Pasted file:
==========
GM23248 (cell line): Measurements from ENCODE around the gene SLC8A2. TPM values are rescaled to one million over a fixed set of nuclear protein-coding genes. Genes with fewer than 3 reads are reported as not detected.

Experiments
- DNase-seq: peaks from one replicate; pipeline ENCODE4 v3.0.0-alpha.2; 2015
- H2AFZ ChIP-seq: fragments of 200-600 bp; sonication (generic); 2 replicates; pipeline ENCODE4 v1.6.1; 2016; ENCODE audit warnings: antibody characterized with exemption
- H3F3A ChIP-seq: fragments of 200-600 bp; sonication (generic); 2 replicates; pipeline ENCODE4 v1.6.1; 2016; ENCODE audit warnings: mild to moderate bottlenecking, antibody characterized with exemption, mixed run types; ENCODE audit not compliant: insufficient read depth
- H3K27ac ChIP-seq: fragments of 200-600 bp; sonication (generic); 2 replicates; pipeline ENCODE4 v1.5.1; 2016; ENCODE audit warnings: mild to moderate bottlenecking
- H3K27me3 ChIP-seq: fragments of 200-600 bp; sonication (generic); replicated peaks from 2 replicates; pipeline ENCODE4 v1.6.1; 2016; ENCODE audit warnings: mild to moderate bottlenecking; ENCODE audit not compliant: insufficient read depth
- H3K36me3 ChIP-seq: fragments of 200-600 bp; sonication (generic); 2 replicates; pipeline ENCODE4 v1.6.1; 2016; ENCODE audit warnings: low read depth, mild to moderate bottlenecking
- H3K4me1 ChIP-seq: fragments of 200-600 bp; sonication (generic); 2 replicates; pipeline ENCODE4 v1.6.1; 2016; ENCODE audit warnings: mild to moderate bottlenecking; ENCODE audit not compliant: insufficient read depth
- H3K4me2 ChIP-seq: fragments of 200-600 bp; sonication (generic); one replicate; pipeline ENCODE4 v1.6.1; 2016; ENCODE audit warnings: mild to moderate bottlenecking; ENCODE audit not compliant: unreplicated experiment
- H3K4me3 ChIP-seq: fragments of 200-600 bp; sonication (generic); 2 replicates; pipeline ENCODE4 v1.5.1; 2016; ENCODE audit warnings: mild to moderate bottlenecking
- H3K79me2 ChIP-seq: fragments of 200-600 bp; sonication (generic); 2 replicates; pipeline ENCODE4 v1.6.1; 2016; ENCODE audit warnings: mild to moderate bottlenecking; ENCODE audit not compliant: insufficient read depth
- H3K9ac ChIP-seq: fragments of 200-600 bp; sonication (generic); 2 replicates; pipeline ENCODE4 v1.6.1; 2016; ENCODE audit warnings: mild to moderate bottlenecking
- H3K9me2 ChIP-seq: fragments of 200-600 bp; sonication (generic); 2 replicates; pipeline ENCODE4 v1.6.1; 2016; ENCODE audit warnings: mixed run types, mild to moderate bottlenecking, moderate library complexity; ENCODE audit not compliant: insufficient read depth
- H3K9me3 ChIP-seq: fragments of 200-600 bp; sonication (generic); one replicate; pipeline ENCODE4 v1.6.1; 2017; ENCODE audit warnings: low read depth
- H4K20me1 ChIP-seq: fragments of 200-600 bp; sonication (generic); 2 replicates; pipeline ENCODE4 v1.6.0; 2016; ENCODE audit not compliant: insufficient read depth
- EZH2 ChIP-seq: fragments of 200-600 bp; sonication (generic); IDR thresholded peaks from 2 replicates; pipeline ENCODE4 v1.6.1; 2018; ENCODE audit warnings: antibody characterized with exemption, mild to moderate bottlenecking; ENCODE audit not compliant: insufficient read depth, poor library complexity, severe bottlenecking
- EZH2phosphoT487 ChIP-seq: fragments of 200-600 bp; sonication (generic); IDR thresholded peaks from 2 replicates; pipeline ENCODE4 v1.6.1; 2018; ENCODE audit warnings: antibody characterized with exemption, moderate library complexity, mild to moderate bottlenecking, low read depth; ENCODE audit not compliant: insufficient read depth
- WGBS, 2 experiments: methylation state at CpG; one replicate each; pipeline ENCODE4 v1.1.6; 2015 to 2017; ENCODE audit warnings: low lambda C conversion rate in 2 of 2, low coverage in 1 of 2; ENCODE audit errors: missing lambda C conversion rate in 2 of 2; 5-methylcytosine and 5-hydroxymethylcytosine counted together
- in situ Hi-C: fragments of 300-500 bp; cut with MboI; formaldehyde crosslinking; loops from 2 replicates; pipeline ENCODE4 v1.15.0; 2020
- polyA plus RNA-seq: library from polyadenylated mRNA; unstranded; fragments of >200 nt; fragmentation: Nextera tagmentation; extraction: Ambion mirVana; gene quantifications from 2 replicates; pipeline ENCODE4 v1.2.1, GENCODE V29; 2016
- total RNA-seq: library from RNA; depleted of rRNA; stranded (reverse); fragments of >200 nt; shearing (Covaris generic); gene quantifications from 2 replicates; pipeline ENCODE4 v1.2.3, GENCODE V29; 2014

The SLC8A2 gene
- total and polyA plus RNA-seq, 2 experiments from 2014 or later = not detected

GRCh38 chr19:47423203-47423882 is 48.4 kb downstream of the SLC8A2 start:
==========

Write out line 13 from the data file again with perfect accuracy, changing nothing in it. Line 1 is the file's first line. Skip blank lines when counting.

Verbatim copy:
- H3K9ac ChIP-seq: fragments of 200-600 bp; sonication (generic); 2 replicates; pipeline ENCODE4 v1.6.1; 2016; ENCODE audit warnings: mild to moderate bottlenecking